Henson Young 1846-1930
Occasionally, in the dry language of legal documents, there are some real stories. Jacob Mock, a farmer north of the village, specified in his 1831 will that "My Negro boy Henson...." was to be freed at age 26 and given ten dollars in cash and a good suit of woolen clothing. Mock took pains to ensure that his "executors provide for him so he shall not fall into a state of slavery again by operation of the laws of the state in which we live."
The three witnesses to Mock's will were all Quakers; perhaps they encouraged the old man's generosity. Or maybe there was even a family connection: census records indicate that Henson had at least some white ancestry. We may never unravel the whole story.
We do know that Henson fathered a child, also named Henson [Young], who was born into slavery on January 6, 1846. The mother was probably a slave of Mock's neighbor, William Russell, Sr. In 1864, late in the Civil War, young Henson-by then freed by Russell-made his way to Baltimore, Maryland, and enlisted in the 1st U.S. Colored Troops Infantry. He was one of several African Americans from Waterford who served with Union units.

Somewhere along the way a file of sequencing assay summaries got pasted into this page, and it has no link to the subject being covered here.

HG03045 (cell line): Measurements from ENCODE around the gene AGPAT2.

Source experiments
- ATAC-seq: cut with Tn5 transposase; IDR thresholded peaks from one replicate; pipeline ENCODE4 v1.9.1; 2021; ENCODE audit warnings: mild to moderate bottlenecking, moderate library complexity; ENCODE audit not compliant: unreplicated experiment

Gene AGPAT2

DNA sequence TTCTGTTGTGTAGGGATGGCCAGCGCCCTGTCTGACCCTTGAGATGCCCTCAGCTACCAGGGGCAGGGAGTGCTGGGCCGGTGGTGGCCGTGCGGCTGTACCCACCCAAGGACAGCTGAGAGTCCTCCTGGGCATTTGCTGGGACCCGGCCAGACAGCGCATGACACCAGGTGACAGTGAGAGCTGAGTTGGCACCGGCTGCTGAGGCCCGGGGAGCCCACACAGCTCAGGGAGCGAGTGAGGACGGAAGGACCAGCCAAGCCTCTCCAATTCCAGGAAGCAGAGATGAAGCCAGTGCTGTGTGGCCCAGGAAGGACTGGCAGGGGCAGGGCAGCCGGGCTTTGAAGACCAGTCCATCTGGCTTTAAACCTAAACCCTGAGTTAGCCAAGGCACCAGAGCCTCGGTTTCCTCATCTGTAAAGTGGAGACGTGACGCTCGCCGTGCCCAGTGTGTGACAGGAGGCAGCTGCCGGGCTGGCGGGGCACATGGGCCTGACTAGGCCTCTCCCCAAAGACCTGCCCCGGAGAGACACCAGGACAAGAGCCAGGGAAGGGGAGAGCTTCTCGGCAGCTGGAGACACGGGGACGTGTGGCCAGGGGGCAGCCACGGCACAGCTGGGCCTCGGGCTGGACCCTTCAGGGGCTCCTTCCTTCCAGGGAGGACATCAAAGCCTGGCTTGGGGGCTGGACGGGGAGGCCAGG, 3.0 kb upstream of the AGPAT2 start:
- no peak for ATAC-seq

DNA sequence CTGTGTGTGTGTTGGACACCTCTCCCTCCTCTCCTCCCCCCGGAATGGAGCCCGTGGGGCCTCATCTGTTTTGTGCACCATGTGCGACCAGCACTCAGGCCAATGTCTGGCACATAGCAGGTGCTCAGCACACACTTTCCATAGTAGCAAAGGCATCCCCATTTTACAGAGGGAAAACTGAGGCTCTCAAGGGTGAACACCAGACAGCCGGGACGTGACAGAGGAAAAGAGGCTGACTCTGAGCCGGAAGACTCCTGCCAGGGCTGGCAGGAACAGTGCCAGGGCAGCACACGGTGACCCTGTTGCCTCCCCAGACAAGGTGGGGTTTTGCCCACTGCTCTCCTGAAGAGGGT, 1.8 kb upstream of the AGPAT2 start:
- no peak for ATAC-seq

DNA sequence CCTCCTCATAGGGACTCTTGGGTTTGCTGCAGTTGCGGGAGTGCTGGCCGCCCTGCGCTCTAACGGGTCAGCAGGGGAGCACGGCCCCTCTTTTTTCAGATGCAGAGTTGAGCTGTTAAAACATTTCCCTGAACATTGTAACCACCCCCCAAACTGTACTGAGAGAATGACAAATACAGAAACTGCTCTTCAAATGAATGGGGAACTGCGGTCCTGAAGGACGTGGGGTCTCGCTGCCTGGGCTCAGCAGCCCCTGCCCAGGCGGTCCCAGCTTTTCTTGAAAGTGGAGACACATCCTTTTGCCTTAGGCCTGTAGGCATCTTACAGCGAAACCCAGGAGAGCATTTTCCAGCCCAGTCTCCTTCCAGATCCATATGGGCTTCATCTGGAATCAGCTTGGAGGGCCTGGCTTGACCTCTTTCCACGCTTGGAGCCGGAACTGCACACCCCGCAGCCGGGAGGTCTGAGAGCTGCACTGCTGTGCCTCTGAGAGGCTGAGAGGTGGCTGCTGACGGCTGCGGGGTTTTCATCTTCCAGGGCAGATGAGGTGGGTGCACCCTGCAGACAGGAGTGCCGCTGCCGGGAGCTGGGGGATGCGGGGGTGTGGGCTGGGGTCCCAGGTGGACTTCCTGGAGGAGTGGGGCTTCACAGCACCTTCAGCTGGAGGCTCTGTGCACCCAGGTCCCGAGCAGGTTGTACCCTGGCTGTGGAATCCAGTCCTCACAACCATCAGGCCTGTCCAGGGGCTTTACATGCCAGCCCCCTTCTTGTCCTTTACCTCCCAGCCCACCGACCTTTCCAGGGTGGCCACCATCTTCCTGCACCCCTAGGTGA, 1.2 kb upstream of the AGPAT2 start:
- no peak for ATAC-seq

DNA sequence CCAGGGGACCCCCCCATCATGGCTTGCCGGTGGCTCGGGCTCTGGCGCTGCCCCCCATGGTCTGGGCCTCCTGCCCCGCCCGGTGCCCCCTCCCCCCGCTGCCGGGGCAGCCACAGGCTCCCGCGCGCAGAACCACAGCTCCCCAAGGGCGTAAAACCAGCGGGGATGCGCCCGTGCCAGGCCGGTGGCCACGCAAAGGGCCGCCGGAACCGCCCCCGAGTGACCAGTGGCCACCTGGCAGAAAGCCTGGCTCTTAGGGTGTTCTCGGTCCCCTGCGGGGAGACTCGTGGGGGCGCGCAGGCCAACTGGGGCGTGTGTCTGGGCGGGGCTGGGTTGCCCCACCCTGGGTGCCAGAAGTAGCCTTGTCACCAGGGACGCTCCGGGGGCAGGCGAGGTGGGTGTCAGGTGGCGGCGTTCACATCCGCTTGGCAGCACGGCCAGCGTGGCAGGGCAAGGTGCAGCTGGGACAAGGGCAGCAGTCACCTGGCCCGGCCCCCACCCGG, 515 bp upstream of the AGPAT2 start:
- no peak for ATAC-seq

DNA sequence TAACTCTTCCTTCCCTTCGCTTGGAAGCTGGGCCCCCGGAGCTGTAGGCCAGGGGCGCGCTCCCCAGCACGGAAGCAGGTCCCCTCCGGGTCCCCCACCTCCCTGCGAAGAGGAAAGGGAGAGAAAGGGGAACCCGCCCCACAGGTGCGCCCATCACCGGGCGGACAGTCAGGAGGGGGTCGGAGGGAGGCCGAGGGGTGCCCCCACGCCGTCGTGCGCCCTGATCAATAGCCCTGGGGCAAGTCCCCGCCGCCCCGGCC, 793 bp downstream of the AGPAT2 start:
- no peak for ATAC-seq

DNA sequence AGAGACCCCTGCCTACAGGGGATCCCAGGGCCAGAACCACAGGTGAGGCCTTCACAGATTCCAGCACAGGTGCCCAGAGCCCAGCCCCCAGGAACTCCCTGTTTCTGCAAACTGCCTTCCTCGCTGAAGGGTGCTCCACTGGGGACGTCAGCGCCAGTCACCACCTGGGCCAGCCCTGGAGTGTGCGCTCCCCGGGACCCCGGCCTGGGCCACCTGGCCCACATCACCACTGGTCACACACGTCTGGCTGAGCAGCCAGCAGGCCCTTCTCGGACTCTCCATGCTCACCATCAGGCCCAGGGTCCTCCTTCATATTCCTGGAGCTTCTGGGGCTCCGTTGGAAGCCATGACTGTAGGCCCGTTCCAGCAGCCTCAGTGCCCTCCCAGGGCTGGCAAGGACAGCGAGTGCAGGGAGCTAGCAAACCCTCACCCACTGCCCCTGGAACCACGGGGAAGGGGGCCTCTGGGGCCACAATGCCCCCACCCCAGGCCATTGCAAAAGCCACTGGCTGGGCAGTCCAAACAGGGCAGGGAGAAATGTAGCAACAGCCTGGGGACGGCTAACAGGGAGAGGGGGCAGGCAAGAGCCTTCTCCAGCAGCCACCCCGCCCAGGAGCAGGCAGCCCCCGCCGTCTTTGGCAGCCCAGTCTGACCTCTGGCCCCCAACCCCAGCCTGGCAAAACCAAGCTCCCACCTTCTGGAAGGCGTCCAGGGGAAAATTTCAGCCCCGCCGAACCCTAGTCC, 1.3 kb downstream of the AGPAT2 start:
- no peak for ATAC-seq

Henson senior, meanwhile, had been working hard and become prosperous, probably as a teamster. After the war he filed a claim with the government for six horses valued at $1,120 that had been taken by Waterford cavalry officer Sam Means in 1862 for his Loudoun Rangers.
Henson junior inherited his father's way with horses. I remember him driving a fine team when I was a child. He died in 1930.
An excerpt from the book, "When Waterford & I Were Young", by John E. Divine.